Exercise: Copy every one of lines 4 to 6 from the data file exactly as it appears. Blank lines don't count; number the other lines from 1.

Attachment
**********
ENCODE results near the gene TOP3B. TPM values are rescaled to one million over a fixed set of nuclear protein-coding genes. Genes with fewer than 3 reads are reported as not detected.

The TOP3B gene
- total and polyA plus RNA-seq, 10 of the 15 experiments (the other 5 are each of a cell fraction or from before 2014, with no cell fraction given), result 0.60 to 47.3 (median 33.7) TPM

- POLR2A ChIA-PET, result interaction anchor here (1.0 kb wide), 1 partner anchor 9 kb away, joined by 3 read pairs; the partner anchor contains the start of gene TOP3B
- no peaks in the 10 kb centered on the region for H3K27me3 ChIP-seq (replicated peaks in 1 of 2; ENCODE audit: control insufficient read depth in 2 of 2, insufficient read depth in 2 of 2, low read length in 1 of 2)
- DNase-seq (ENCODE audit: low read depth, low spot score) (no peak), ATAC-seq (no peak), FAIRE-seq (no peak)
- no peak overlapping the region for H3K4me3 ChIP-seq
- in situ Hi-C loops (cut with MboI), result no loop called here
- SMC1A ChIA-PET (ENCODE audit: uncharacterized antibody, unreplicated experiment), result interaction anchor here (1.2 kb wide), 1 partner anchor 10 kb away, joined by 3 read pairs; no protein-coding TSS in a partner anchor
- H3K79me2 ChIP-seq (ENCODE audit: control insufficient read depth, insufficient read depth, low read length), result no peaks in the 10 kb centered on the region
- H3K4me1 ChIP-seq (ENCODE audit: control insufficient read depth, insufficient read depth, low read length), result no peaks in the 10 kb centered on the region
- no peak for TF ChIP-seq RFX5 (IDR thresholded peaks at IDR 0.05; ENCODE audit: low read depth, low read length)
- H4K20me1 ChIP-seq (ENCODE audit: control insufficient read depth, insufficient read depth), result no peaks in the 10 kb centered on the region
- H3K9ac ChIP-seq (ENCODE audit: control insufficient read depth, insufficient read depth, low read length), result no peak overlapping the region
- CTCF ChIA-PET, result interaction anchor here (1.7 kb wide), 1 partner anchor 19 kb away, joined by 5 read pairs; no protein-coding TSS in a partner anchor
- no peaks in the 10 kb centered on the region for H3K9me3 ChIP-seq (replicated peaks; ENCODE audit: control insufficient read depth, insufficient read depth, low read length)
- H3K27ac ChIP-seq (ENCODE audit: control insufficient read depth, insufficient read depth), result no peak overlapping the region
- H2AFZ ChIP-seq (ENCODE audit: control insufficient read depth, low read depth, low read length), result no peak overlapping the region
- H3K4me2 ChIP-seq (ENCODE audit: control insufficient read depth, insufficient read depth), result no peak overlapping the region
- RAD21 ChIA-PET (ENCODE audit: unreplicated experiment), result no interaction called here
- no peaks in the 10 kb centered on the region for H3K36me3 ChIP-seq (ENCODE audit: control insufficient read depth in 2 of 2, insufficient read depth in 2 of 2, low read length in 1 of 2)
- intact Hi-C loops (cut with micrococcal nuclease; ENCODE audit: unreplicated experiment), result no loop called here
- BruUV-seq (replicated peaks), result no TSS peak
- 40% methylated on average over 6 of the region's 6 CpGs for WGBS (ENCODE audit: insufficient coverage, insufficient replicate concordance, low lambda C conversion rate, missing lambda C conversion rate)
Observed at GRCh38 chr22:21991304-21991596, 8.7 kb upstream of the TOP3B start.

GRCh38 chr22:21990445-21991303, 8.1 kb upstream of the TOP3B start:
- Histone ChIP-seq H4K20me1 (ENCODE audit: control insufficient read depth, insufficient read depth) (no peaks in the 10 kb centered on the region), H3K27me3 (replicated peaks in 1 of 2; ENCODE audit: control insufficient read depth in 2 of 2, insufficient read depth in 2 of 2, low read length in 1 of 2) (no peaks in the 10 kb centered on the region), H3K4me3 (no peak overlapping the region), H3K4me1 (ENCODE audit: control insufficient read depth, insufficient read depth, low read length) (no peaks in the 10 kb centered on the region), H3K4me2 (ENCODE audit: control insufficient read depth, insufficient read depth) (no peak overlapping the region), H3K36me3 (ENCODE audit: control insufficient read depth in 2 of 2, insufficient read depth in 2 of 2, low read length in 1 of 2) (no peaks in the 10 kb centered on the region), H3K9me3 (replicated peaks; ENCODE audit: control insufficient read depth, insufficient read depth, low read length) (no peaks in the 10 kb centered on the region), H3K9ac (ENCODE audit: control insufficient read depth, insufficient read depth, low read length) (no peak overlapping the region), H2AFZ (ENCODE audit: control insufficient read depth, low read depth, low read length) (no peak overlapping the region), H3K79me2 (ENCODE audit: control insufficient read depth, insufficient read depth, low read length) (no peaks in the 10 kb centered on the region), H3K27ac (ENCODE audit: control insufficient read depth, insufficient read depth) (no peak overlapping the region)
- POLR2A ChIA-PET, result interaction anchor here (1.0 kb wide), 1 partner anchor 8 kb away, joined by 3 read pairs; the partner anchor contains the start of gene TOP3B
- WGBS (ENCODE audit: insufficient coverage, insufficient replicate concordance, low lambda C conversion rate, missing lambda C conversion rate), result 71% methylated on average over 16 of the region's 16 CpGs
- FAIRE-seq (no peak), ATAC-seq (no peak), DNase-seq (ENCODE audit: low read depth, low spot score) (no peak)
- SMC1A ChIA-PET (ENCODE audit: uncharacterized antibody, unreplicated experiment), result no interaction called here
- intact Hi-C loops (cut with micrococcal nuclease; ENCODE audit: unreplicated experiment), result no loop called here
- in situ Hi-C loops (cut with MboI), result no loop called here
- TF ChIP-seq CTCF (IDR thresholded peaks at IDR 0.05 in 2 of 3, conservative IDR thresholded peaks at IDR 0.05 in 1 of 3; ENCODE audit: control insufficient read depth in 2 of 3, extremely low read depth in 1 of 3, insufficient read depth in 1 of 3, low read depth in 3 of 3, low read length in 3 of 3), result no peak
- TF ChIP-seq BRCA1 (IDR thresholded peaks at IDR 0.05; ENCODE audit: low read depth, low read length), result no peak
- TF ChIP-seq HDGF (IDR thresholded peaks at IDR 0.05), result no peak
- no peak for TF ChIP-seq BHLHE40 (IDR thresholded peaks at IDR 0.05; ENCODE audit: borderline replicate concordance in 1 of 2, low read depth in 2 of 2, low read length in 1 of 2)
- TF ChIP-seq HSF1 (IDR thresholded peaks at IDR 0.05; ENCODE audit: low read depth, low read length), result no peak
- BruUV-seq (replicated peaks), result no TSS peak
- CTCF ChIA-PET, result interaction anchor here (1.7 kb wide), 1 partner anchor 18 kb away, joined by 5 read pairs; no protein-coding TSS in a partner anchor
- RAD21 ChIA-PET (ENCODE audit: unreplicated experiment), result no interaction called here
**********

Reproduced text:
- POLR2A ChIA-PET, result interaction anchor here (1.0 kb wide), 1 partner anchor 9 kb away, joined by 3 read pairs; the partner anchor contains the start of gene TOP3B
- no peaks in the 10 kb centered on the region for H3K27me3 ChIP-seq (replicated peaks in 1 of 2; ENCODE audit: control insufficient read depth in 2 of 2, insufficient read depth in 2 of 2, low read length in 1 of 2)
- DNase-seq (ENCODE audit: low read depth, low spot score) (no peak), ATAC-seq (no peak), FAIRE-seq (no peak)